Jul 29, 2014
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Przybylo, Alpogianis To Run In Niles Election

With Trustee Andrew Przybylo heading the ticket as the mayoral candidate, they are compiling a slate. Trustee Joe LoVerde has put his mayoral candidacy on hold for health reasons, but may resume it.

Przybylo, Alpogianis To Run In Niles Election Przybylo, Alpogianis To Run In Niles Election

 

Just when you thought the campaign ads were over, two Niles residents, Andrew Przybylo, a longtime trustee, and George Alpogianis, a former trustee, have declared their candidacy in the April municipal election in Niles.

"Andrew is going to run for mayor, and he has asked me to run alongside him," Alpogianis said. 

The two are interviewing other prospective candidates to form a slate of four candidates, and indicated they are interviewing some strong female candidates. Alpogianis said both he and Przybylo want women to be represented on the ticket. They have not yet named their party. 

Earlier: Governor signs law clearing liquor license holders such as Przybylo to run for mayor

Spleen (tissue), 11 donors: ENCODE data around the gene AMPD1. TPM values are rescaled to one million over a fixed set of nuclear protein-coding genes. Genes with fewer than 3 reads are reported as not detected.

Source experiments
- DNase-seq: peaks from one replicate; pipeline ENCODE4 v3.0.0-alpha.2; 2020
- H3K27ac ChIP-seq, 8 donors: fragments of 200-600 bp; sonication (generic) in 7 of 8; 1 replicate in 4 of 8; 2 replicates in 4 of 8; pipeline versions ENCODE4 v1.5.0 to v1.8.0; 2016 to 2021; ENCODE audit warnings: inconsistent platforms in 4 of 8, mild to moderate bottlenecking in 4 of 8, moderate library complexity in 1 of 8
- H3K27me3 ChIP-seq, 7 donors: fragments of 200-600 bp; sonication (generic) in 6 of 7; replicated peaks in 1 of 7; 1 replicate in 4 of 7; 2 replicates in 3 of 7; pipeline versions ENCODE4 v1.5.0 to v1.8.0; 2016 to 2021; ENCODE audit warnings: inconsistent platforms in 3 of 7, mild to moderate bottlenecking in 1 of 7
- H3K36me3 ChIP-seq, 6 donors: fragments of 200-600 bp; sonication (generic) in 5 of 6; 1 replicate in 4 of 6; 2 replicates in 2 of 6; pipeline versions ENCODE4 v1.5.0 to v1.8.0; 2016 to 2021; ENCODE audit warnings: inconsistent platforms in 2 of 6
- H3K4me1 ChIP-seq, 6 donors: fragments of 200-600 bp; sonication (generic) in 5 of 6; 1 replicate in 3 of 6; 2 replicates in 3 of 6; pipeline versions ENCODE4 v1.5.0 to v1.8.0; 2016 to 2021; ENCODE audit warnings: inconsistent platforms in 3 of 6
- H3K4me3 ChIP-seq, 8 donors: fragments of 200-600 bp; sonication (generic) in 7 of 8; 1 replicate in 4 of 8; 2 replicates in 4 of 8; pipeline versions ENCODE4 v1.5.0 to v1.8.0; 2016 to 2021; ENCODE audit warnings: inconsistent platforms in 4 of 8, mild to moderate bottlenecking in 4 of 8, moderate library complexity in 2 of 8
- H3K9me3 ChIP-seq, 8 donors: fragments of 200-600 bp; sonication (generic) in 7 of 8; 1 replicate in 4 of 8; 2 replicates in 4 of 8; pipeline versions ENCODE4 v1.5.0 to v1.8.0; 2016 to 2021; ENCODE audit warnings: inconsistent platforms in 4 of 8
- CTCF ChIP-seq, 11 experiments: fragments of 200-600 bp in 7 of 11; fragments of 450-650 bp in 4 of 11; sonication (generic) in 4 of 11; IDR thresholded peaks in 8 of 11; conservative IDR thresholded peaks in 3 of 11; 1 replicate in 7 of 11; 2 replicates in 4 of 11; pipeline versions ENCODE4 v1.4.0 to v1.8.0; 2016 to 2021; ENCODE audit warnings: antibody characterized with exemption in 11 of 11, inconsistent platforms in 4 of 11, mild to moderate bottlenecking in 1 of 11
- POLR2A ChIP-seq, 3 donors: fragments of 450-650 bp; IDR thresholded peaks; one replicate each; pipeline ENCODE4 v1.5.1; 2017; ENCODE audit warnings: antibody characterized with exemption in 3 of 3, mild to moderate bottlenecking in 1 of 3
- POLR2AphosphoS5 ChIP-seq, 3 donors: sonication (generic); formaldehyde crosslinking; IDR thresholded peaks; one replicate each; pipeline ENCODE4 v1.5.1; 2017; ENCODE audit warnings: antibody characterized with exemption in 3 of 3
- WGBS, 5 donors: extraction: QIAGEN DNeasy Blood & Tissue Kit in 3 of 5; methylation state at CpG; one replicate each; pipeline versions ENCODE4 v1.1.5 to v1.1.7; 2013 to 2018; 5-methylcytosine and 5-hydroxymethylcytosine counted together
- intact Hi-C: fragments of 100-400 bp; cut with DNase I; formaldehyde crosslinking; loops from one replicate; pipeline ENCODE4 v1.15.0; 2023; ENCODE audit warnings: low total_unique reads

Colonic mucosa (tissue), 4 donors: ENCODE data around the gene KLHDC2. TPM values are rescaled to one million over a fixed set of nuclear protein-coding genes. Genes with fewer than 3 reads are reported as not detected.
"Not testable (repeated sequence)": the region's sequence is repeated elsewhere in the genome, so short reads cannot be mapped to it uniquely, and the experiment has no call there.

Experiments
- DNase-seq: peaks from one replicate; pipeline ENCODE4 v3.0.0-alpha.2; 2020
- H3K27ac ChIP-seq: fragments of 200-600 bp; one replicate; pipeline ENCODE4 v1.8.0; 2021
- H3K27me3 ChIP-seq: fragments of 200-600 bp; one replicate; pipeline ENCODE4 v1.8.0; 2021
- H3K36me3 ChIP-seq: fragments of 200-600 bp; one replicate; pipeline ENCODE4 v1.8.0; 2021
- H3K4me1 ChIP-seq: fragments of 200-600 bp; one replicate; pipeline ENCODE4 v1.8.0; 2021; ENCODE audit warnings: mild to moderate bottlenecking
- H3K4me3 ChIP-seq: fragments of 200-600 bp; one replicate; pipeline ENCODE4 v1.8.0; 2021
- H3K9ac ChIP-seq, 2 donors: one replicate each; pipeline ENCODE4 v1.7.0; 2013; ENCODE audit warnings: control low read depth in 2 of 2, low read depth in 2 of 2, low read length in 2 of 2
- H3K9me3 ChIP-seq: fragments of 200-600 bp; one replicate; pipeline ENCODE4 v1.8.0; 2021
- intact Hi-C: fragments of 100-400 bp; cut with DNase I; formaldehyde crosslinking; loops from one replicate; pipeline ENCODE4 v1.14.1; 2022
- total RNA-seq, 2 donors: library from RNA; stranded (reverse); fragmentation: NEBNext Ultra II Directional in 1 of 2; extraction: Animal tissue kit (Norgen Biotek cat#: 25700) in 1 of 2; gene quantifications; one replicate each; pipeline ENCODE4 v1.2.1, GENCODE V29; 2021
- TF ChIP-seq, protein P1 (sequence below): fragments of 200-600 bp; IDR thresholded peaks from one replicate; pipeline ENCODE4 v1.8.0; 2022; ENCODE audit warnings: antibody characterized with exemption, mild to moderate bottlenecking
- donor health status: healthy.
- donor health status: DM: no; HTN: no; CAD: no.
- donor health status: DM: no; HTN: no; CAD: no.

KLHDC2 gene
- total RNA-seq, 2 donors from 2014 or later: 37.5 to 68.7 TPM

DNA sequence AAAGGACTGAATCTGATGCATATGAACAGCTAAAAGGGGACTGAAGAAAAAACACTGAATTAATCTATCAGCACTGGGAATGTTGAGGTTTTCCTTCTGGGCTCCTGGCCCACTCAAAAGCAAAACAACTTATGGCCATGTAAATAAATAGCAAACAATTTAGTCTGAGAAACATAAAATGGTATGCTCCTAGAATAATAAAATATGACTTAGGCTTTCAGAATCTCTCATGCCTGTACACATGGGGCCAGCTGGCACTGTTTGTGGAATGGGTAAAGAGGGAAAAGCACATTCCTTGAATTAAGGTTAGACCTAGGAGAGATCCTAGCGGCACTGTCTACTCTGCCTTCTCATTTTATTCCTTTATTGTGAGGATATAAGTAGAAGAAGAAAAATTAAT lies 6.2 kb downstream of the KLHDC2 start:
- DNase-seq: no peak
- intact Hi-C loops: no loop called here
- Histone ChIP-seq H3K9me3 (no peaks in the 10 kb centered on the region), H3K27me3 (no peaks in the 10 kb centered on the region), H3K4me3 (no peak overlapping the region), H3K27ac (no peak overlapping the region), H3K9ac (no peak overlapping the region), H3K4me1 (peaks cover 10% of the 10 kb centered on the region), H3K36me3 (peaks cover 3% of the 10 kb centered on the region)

Earlier: Niles Trustee Joe LoVerde declares candidacy for mayor

Another sitting trustee, Joe LoVerde, had earlier announced his candidacy for mayor, but has been experiencing problems with his hearing and receiving treatment at the Mayo Clinic. LoVerde said last week he is waiting to see how the treatment works before deciding whether to pursue the mayoralty.

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Alpogianis said some current board members are too concerned with the past.

"It's not even about the former mayor anymore," he said, referring to 47-year Niles Mayor Nicholas Blase, who stepped down in 2008 and served federal prison time for fraud related to a kickback scheme.  

Alpogianis wants to look to the future, he said, explaining he moved to Niles for good schools and good services, and wants to restore services that have been cut, such as the Niles Free Bus. The board voted in September to reconfigure routes and reduce hours to save money, though the bus is still running. 

"Free bus service is not only symbolic of Niles, it promotes shopping," Alpogianis said. "That's revenue in the village. It promotes people moving into our village."

Alpogianis also said animal control services had been cut, and that village employees who retire are not being replaced.

Patch will report on future political developments as they occur. 

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